Floyd Bradford, Willards, Md.
A farmer by trade and semi pro baseball player, Floyd Bradford is one of Maryland’s unforgotten archery pioneers.
During the 1950’s Floyd was a pitcher for the Willard Wildcats for 12 years. A minor league team associated with the Dover Phillies AA organization. An exceptional right handed knuckleball (butterfly) pitcher, his prowess on the mound was compared to the late great Hoyt Wilhelm. Floyd was inducted into the Eastern Shore Baseball Hall of Fame in the 1980’s.
In the late 50’s Floyd turned to archery as a way to stay competitive after retiring from his career in baseball. To say he took to archery like a duck takes to water is an understatement. By the early 1960’s he was Maryland state archery champion.
On August 1963 at Creek Waltonian Archers in Hagerstown, MD., Floyd scored an outstanding 1457 points out of a possible 1680. The previous record was 1412. This was an incredible feat of concentration and skill.
That same year he and his brother Maurice took the two man team state championship, as well as Floyd and his bride taking the couples championship.
Floyd again topped the competition in 1965 achieving state champion status yet again at the Pikesville Sportsman’s Club.
In over 360 archery tournaments, he was listed in the top 10 of most. Known for his unique style, Floyd favored a 1962 34# x 70 “@ 28” Hoyt Pro Medalist recurve bow to perform his magic in front of the target butts in the men’s barebow class.
Floyd was a longtime member of the Queponco Bowsman Club of Newark.
His skills in the field where as finely honed as those in competition taking multiple game animals such as many White-tailed deer, Mule deer in Utah 1964, Antelope, as well as many other species of forest creature.
He hunted with his brother Maurice quite often. The two brothers where a major threat to any game animal that was in season. In most cases, both brothers made their own laminated recurve bows, arrows, and general archery tackle.
Today Floyd likes to spend time with his friends at the local restaurant in town. He still reminisces of the days when Archery was king. Still looses an arrow every so often and is quite an active spectator at many state level archery events with his son Dennis who is also a rabid archer and bowhunter in his own right taking the family archery gene to the next level.
Floyd Bradford is living, breathing testimony to the greatness of our great sport, heritage, and class associated with this wonderful pastime we embrace as our passion…bowhunting. Next time you are down the eastern shore, think about Floyd, his brother Maurice, and the classic days of archery greatness. Tip your hat and give a nod, I am sure it will be felt with a warm heart at any distance.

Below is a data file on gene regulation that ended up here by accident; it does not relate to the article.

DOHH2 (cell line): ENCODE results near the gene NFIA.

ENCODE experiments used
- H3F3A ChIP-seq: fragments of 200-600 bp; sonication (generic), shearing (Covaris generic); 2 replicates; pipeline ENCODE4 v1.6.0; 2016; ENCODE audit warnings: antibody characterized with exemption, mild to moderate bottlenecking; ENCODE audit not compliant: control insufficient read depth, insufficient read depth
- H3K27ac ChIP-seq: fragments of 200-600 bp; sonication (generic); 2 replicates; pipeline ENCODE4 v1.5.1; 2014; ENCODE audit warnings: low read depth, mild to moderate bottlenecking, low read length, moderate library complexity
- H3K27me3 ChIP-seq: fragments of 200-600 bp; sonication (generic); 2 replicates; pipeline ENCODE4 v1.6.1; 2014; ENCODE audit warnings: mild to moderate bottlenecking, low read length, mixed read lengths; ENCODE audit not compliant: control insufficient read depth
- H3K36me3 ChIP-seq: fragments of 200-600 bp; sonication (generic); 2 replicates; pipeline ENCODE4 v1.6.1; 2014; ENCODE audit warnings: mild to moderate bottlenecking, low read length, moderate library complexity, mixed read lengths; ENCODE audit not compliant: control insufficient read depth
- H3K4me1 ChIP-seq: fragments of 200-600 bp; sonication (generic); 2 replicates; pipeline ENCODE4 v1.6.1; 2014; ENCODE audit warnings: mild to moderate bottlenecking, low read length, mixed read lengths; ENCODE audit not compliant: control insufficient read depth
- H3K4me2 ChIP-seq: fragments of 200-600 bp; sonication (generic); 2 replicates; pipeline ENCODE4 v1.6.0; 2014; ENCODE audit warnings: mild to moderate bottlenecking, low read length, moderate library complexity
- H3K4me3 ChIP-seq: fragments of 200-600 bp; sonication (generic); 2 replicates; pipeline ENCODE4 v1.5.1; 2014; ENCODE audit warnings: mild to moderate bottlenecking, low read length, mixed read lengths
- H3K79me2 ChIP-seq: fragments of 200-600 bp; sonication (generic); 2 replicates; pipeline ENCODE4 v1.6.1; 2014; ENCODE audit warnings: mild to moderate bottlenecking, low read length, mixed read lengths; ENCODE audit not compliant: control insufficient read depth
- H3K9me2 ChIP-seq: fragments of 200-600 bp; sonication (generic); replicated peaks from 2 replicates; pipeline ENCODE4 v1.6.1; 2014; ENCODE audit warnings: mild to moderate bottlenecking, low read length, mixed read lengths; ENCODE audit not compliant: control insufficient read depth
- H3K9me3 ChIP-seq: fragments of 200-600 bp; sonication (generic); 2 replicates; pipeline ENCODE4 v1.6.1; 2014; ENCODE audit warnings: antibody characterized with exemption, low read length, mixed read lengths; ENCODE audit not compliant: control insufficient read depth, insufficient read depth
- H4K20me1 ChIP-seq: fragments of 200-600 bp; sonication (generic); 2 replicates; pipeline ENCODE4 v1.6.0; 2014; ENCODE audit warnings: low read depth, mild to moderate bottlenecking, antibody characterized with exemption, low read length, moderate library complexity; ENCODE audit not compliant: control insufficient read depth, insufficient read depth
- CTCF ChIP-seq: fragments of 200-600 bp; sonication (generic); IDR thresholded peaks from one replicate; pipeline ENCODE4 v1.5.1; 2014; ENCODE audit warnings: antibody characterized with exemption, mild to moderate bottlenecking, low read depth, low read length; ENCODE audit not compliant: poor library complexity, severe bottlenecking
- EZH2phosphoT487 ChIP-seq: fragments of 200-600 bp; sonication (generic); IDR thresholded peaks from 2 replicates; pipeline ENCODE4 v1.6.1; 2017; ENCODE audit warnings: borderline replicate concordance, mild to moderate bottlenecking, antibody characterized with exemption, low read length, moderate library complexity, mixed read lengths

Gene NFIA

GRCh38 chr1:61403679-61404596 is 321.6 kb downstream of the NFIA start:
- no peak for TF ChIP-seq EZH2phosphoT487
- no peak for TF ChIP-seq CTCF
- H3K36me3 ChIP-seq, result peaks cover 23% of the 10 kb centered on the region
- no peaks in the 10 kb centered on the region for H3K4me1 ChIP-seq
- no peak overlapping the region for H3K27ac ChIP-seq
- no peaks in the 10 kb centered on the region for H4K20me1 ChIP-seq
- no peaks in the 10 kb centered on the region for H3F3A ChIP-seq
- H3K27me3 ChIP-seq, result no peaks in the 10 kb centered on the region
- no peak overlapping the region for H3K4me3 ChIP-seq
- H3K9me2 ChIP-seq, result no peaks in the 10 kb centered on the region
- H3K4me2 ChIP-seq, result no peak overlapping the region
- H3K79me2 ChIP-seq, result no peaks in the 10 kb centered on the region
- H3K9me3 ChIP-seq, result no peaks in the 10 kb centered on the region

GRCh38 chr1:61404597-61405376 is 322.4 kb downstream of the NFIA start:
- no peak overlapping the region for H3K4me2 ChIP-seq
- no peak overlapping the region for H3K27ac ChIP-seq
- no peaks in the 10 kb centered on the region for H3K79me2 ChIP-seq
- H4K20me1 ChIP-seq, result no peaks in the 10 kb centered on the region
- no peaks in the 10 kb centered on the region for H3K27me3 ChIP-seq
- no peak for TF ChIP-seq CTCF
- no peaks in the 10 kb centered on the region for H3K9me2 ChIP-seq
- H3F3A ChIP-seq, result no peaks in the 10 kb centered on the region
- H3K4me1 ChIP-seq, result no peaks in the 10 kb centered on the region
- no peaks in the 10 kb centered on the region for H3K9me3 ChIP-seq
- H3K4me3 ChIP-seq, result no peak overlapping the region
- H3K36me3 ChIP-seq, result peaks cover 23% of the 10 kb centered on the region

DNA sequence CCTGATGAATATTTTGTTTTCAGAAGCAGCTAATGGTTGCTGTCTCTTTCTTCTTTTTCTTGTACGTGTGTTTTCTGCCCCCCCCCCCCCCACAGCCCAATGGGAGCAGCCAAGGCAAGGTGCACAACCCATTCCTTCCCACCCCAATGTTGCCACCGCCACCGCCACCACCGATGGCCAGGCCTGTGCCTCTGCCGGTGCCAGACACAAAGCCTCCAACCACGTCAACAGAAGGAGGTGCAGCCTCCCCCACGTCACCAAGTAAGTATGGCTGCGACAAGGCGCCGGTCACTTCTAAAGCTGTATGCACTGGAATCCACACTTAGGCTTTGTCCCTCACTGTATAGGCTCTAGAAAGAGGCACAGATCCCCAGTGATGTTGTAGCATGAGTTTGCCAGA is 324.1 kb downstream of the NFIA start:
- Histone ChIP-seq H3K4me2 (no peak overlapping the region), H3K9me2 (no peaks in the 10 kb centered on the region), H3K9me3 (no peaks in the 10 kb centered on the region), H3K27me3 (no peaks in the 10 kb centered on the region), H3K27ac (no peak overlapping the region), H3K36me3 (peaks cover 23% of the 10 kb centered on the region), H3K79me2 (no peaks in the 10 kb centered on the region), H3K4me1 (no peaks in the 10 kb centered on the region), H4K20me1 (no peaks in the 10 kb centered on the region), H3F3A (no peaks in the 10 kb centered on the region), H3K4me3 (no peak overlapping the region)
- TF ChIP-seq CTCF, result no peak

12/15/1925 – 09/29/1999
Beloved brother to Floyd Bradford, Maurice was ever the evolving bowhunter. Also dabbling in tournament archery, Maurice’s passion for archery flourished in the field and in print. He was pretty much the textbook bow hunter.
Maurice wrote numerous articles that where published in Archery Magazine and Outdoor Life during the 1960’s.
Most noted was “Blind Bogey”. The article outlined a prize hunt that was created by the late archery great, Roy Hoff in 1964. The premise of this contest was Mr. Hoff would harvest a deer, and the weight was secretly recorded. Whoever came closest in weight to Roy’s deer would win an all expense paid hunt in Utah at the Wilcox Ranch for Mule deer.
On this trip Maurice brought along his brother Floyd. They both scored wonderful Mule deer. This tandem was again proof of the double threat facing game animals.
Maurice was able to accomplish this feat again in 1965. Maurice did not enter the animal, nor did he go on that hunt as he felt it would seem unfair and opted to allow someone else to win. A grand gesture of human integrity.
One note of interest, both brothers made a tow behind insulated trailer to transport their meat safely back home from Utah to Maryland. Quite an invention for its time.
An accomplished writer and bowhunter, Maurice has on record 54 White-tailed deer harvests with bow alone before state limits where increased. His first whitetail was taken in 1951, the very first Maryland bow season for deer.
Maurice was also very fond of bowfishing taking a large 9 foot Lemon Shark with traditional tackle and gear of the day. An accomplishment of impressive proportions even in today modern mechanized world.
A heart condition forced Maurice to take it easy from his many expeditions afield. Sadly, Maurice Bradford passed in 1999 while hunting, if we could only be so lucky. A solemn tribute to the God’s of the hunt. He had planned a hunting trip in West Virginia and a future trip to Wyoming for Antelope in 2000. He is sorely missed, but his heritage, massive talent, and feats go recognized and praised along with his brother Floyd as one of the great pioneers of Maryland archery history.